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Emanuel and Claypool help gangs' summer building plans by cutting public baseball coaching, field maintenance, and teams in the parks and through the schools!... Hypocrisy begins with 'austerity' proclamations and continues with cheap publicity stunts rather than sustained programs for kids...

Is there a direct relationship between the politics of austerity as practiced by both the right wing Democrats (like Forrest Claypool and Rahm Emanuel and Hillary Clinton) and the expansion of drug gangs in places like Chicago? Just how direct is the connection when programs for "youth" are limited to headline-grabbing silliness while sustained programs, such as summer baseball programs, have been neglected to the point where kids have to come from middle class families in order to participate in well organized Spring, Summer and even Fall baseball?

Chicago Police baseball coach and kids in a recent photograph published by DNA Info Chicago.The answer is visible to anyone in Chicago who walks to a public school or Chicago Park District baseball diamond, as a couple of us did a week ago west of Prosser Vocational High School on Chicago's Northwest Side. The neglect of public school and public parks' baseball has become so great that even the blind can see that Emanuel and Claypool are literally letting the grass grow under all of our feet while kids across the city who are too poor to afford organized leagues are forced to watch -- or to succumb to the lure of "Hey Shorty" from their local gang leaders.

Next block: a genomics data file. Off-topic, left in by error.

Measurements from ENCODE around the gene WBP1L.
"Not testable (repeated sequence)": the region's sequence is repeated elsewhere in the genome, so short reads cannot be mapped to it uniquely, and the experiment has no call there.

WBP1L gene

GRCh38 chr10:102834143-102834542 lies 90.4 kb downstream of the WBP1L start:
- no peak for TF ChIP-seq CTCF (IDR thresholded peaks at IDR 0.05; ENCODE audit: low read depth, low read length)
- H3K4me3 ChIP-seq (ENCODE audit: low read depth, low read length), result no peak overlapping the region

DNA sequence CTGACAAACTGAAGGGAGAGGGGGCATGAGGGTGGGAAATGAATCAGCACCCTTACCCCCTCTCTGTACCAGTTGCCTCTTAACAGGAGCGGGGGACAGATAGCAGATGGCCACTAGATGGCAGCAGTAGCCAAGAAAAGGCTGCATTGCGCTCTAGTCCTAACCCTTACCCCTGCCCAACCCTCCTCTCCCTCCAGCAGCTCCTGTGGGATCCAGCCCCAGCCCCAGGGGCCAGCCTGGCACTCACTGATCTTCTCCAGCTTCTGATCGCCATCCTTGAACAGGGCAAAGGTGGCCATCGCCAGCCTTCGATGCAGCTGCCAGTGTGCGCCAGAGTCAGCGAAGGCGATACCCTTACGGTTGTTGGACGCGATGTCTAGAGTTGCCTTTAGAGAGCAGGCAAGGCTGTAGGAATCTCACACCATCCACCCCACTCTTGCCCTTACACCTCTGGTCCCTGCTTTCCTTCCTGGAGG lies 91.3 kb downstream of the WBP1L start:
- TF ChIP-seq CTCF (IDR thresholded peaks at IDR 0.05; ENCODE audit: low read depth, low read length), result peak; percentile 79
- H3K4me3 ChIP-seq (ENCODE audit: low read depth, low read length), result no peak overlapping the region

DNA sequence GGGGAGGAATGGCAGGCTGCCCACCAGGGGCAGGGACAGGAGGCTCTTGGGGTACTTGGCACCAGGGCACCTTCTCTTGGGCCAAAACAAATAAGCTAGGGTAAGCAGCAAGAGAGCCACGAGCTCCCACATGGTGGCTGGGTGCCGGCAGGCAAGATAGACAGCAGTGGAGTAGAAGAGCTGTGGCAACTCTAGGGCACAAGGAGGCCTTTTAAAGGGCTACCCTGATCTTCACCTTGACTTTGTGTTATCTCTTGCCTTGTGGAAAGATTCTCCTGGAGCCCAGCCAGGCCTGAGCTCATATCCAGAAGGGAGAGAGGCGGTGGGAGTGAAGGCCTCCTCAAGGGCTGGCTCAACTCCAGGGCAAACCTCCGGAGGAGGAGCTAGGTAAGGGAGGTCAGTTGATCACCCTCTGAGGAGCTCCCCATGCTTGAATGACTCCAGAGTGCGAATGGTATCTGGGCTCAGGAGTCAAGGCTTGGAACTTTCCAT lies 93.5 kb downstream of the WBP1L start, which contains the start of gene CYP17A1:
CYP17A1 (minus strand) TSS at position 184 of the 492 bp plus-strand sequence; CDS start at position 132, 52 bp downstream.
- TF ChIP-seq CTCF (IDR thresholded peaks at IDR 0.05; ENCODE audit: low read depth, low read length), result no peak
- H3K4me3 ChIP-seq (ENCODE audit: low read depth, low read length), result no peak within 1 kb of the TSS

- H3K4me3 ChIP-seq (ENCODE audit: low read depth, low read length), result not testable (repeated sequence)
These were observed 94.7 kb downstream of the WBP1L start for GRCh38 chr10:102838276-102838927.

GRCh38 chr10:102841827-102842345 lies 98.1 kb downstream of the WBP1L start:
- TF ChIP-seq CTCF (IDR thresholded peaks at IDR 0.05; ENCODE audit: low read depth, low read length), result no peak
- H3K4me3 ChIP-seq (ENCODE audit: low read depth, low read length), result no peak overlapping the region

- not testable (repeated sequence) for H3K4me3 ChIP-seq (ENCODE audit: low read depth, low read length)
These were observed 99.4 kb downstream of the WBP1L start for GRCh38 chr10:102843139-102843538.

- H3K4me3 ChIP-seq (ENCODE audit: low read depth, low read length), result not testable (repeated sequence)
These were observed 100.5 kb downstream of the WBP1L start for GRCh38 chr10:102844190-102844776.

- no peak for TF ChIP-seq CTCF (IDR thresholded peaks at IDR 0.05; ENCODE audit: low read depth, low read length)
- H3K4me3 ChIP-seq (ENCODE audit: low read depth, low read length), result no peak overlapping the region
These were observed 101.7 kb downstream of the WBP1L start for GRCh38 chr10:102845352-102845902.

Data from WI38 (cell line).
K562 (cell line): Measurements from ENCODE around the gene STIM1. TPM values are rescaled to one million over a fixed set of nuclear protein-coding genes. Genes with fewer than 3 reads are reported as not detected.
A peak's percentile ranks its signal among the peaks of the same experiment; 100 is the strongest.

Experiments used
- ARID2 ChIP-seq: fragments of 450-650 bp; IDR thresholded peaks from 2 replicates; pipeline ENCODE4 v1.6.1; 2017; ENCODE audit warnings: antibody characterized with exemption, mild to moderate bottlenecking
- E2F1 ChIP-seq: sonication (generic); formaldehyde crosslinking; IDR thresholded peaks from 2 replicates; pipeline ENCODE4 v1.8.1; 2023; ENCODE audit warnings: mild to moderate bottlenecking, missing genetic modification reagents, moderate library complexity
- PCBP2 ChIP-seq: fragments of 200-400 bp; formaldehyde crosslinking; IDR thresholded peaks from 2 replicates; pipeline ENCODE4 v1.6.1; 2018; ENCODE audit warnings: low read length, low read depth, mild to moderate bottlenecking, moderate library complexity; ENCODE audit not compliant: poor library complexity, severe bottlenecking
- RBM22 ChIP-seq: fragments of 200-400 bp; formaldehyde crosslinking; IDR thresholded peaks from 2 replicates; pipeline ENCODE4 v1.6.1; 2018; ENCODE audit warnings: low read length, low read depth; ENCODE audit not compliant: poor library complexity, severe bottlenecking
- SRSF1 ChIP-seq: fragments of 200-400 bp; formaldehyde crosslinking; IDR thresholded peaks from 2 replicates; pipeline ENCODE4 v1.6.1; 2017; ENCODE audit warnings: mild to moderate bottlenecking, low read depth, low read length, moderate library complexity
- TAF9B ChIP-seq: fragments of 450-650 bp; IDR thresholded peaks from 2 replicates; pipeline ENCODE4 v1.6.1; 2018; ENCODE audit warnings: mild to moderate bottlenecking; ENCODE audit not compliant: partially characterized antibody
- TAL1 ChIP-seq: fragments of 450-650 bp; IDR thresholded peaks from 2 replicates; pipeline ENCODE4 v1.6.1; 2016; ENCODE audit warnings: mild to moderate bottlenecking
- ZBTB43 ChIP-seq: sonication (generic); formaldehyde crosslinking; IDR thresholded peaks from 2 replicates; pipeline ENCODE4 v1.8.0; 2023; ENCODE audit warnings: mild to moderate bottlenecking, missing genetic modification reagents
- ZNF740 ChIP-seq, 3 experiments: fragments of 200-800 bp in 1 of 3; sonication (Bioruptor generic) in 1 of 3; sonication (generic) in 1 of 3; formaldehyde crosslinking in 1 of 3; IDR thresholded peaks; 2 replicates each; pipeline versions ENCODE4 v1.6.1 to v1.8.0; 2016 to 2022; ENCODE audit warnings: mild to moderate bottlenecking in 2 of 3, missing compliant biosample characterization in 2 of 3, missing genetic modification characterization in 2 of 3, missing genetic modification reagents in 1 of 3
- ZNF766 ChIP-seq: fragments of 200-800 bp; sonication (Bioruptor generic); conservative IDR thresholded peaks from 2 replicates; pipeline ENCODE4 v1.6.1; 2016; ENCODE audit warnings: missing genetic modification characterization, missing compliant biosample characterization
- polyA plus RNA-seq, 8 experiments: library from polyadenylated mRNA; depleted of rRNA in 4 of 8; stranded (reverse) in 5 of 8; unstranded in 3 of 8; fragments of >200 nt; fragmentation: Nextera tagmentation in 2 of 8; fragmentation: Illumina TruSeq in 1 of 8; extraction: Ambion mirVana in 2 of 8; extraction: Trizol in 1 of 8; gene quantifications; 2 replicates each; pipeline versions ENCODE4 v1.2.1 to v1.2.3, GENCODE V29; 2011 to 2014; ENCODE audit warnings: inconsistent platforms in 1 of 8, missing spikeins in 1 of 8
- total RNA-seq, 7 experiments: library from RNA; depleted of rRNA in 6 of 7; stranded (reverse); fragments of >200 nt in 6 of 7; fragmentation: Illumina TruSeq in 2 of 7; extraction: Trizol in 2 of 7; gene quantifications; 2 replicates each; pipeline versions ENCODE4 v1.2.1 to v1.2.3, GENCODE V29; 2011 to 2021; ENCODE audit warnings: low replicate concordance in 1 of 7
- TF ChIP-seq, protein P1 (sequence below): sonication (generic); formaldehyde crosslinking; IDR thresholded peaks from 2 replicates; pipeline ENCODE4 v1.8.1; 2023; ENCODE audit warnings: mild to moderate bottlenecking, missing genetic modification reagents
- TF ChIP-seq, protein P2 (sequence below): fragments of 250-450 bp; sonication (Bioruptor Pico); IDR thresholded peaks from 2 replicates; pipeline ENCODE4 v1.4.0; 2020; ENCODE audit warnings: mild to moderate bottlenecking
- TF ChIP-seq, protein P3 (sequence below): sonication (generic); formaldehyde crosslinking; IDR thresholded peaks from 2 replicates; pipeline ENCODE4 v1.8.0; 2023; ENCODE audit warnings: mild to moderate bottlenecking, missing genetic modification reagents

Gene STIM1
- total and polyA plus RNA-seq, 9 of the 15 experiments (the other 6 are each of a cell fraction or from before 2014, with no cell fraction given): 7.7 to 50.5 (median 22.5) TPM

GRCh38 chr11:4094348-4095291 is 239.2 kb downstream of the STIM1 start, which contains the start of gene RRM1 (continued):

Nearly a decade ago, we began documenting the neglect of public baseball leagues for kids from tee ball all the way through high school. Oh, as the story below shows, there are leagues and teams, some of which are available to poor kids as well as to those of us in the middle class. But for the most part, it you want to participate in "America's pastime" in Chicago today, you can't unless your family can afford the $500 to $1,000 it will cost to field one player (the price of the leagues, equipment, and miscellaneous expenses for just one kid on one team).

While the gospel of "markets" combined with the gospel of austerity may not have created as big a monster in the parks over summers as the same gospels have created in the prisons (which have basically been turned over to the gangs as funding has decreased, limiting the number of guards and eliminating most rehabilitation programs completely), the specific destruction of baseball opportunities for kids in places like Chicago has had a similar, albeit smaller, impact.

While kids can play basketball (or soccer) easily with little expense, the fact is that baseball, because of its complexity, requires a great deal more of an investment of time, money, and effort than the easier "ball and players" games like soccer and basketball. And the simple fact is that without paying coaches and providing scholarships to poorer families whose children want to "Play Ball!", Chicago will continue to produce more dangerous summers than necessary.

I was reminded of this on June 22, 2017, when the news published a story about police sponsoring a league for kids on the South Side.